"Sure, I remember Billy and what Roger did -- carried Billy's body on his back through several klicks of thigh-deep mud or worse. But I'd forgotten the date." (I don't think I ever knew the date: I just thought of it as one of those very hot days in the swamp, if I thought of it at all.)
"D'ya know they renamed the desert camp out at Niland for Billy?"
"I didn't know that. I thought the camp was named for Bob Kerrey."
My mate snorted in disgust. "It was until Bob teamed up with Hanoi Jane and joined those motherfucking war protestors."
"Well, Bob did win the Big Blue and lost a foot in the battle."
"Yeah, but he never shoulda got the medal. Got it because the commanding officer of Team One, Uncle Dave Schaible, decided we needed an officer hero with the Medal of Honor. Uncle Dave upgraded the Silver Star for Kerrey to the Big Blue. Done this while an enlisted guy, Muncher Gallagher, got his Medal of Honor downgraded to a Navy Cross."
"The Cross isn't bad."
"Yeah, but Muncher deserved better. Guy fought off a company of VC all night while leading a bunch of broke-dick VN mercs outta harm's way without any U.S. air or arty support."
"Hey! But d'ya remember the good times we had out there in the desert at Niland? Didn't have no buildings then. We slept in back of that gas station on Highway 187, cleaned our weapons in the grease pit, got all fucked up at the Silver Dollar, and sometimes got lucky with that 120-degree pussy used to hang out there. Remember?"
Before I could reply, he'd drained his beer and shouted across the room for the waitress to bring another round, even though my glass was only half empty. "Better drink up, mate," he said.
The waitress returned with foaming drafts. After she left, he leaned over the table, his face inches from mine, his tobacco breath enveloping me.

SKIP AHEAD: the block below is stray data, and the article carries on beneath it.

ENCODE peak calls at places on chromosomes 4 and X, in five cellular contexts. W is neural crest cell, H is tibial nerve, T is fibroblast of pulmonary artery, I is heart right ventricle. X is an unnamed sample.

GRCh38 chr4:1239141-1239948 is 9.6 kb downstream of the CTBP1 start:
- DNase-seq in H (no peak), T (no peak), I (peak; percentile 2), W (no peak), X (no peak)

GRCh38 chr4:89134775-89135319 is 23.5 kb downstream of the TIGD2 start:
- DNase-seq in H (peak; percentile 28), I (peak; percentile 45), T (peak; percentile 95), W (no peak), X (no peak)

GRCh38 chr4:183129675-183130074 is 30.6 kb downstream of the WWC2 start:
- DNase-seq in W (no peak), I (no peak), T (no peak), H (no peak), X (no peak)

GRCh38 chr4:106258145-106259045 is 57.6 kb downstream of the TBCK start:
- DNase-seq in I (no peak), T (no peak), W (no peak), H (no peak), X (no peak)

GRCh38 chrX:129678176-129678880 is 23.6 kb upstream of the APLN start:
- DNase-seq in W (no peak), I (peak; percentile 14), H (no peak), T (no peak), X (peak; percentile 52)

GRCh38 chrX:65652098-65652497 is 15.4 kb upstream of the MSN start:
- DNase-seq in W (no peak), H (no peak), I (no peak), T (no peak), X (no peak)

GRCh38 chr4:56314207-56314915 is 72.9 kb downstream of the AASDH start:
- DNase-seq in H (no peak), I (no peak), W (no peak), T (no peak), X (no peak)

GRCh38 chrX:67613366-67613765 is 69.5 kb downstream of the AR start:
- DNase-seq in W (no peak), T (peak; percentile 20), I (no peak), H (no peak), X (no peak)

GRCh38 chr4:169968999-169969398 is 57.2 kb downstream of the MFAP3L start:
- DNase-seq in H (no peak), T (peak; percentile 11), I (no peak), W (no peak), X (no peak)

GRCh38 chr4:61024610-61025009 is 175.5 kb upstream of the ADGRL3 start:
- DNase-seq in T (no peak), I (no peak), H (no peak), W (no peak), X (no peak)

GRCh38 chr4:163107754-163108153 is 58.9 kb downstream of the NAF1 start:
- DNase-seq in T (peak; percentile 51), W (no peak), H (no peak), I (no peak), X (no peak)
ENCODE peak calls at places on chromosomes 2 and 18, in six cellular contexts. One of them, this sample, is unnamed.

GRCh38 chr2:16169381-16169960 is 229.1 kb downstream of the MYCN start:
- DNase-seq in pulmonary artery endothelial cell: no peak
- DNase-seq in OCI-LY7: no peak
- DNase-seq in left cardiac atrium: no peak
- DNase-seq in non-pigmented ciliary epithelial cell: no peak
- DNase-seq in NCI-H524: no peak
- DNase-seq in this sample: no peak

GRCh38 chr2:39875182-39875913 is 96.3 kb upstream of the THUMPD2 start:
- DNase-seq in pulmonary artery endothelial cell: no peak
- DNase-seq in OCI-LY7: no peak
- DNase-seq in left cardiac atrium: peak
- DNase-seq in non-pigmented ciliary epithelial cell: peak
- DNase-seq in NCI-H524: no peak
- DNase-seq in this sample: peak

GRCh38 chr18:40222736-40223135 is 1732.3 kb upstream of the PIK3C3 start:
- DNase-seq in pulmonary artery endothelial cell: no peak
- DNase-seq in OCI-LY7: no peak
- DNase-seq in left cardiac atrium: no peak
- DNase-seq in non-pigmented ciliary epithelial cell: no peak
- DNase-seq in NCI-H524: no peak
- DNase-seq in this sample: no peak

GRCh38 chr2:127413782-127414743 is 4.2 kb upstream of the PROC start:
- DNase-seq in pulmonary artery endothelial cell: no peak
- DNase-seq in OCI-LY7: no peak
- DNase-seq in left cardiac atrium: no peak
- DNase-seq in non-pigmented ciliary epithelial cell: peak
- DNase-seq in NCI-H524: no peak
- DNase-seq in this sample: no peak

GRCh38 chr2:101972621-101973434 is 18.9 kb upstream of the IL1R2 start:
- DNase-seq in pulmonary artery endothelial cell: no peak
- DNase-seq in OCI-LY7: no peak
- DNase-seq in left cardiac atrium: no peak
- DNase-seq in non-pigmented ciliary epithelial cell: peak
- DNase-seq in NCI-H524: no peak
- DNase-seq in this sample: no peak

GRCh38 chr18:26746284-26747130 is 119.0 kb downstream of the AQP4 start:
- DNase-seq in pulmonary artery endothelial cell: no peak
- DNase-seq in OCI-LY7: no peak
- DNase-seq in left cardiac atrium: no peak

"But let me tell you what we did for Billy Machen on the first anniversary of his death. Six of us outta the Delta was pullin' liberty at Frogsville up in Danang. We was hangin' out with the UDT guys playing beach volleyball during the day 'n getting airstarts from Big Red in M1A1 Alley at night. Suck me silly with a handy billy!" He laughed a short, barking laugh devoid of mirth.
"This particular night," he continued, "we was drinking at an Alley bar when someone -- don't remember who -- reminded us that it was the anniversary of Billy's death. No one there had been with Billy, but we all felt like we had. He was one of us. We talked about Billy for a while and how he died, and then we decided we should do something -- get some payback.
"We left the bar, returned to Frogsville and jocked up -- put our web gear on with full loads. I carried the grenade launcher. Rest of the patrol had the usual assortment of M16s, CARs, and of course the Stoner. We all had sharpened Ka-Bars with a light coating of WD-40.
"We borrowed a UDT weapons carrier and headed north out of the city up toward the Do-Long bridge."
"Tell anyone where you were headed? Lay on any support?"
"Nope. We just up and did it. Didn't even take a radio."
"We got to the bridge a little after midnight, left the weapons carrier with a squad of Marines guarding the bridge, and started patrolling along the river into Happy Valley. Told the jarheads we'd give them a green flare on the way back in."
"Didn't you have to go pretty deep into the Valley to make contact? You probably wouldn't run across anything close in except woodcutters, fishermen, maybe farmers."
"Ever'body in that fucking valley's VC -- especially after the sun goes down." He paused to pull at his beer. "Hadn't gone more'n two or three klicks before we heard 'em thrashin' toward us up from the riverbank chirpin' away like slopes do.
"We eased off the trail into the bushes and waited still as tombstones. There was three of them with fishnets: two men and a co. We let all three get in amongst us before we grabbed them.
"Nobody said nothing. We just took out our knives and started cutting. We passed 'em down the line and ever'body got good 'n wet. I damned near cut my own self when I sliced clean through one of them scrawny Veetmanese necks.
"After we'd finished, I got an idea. I turned the co over and slit her black pajama top open. She had a pretty good set on her. I went to work like Jack the fuckin' Ripper.
"When we got back to Frogsville, I cleaned, cored, and cured the tit. Punched holes around the open end and worked a skinny length of rawhide through the holes for a drawstring. Made a dandy pouch for my Prince Albert."
He made a movement with his hand and, for a startled instant, I feared he would produce the leathered thing and a pack of Zig-Zags to roll his own. But all he did was grab my hand and say, "Gotta go. Someone's waiting. Great seeing you again, mate." Then he vanished through the translucent curtain into the night. One of us.